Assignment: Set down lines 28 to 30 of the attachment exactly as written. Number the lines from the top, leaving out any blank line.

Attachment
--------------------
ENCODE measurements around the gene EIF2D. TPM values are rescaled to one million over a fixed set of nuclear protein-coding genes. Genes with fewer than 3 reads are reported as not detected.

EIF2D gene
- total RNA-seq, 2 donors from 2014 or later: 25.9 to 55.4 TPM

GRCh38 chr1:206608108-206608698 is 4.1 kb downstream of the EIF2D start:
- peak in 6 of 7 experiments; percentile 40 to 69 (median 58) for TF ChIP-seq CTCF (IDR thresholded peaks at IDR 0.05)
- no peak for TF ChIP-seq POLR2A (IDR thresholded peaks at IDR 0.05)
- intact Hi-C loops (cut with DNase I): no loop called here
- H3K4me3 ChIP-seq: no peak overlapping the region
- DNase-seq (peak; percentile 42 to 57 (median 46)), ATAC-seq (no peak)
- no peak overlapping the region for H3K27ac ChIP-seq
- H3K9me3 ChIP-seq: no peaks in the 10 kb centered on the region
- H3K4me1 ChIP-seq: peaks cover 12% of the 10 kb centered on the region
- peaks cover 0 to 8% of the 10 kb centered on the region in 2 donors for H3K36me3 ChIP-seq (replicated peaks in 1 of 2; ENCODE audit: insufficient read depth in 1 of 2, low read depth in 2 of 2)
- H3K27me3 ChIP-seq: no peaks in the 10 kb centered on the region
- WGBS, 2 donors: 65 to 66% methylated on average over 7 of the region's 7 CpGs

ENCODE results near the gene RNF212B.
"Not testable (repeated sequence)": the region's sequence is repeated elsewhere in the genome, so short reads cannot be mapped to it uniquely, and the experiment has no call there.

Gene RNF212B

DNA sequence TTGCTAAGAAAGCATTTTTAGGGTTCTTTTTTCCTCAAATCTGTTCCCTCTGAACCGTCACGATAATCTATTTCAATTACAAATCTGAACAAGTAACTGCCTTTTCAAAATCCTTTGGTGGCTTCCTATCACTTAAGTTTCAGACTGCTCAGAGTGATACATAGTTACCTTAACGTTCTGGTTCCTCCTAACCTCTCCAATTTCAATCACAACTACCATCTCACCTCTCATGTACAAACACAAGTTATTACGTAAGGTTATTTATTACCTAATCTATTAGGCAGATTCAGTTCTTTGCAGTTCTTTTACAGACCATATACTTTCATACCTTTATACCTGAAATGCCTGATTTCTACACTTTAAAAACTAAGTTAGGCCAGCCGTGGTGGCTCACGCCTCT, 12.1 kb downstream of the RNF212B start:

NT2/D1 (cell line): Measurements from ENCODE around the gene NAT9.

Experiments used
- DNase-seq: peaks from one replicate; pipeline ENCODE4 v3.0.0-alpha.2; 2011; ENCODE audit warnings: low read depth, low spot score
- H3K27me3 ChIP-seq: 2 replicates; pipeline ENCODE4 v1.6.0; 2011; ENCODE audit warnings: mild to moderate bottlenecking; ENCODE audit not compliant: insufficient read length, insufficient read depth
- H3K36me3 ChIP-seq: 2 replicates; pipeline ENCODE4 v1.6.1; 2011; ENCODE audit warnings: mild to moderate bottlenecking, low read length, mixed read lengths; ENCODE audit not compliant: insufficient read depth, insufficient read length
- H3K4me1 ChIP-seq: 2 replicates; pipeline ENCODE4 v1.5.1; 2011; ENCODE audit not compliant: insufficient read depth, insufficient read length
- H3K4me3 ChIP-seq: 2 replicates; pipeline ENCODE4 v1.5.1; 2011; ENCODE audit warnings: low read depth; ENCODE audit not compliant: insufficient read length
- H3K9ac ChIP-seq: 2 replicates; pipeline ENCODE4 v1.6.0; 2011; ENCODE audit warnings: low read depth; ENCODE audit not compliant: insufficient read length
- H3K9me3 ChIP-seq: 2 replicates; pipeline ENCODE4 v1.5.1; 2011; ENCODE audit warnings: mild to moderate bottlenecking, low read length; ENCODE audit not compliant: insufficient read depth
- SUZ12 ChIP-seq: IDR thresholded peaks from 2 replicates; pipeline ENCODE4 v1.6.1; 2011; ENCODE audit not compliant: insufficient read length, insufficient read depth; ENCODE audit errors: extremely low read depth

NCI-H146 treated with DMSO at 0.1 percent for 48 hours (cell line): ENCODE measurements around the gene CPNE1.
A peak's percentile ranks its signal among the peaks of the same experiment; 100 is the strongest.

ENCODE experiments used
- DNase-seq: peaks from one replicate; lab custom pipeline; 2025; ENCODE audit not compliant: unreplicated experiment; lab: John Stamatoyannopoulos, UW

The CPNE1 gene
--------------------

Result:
- H3K9me3 ChIP-seq: 2 replicates; pipeline ENCODE4 v1.5.1; 2011; ENCODE audit warnings: mild to moderate bottlenecking, low read length; ENCODE audit not compliant: insufficient read depth
- SUZ12 ChIP-seq: IDR thresholded peaks from 2 replicates; pipeline ENCODE4 v1.6.1; 2011; ENCODE audit not compliant: insufficient read length, insufficient read depth; ENCODE audit errors: extremely low read depth

NCI-H146 treated with DMSO at 0.1 percent for 48 hours (cell line): ENCODE measurements around the gene CPNE1.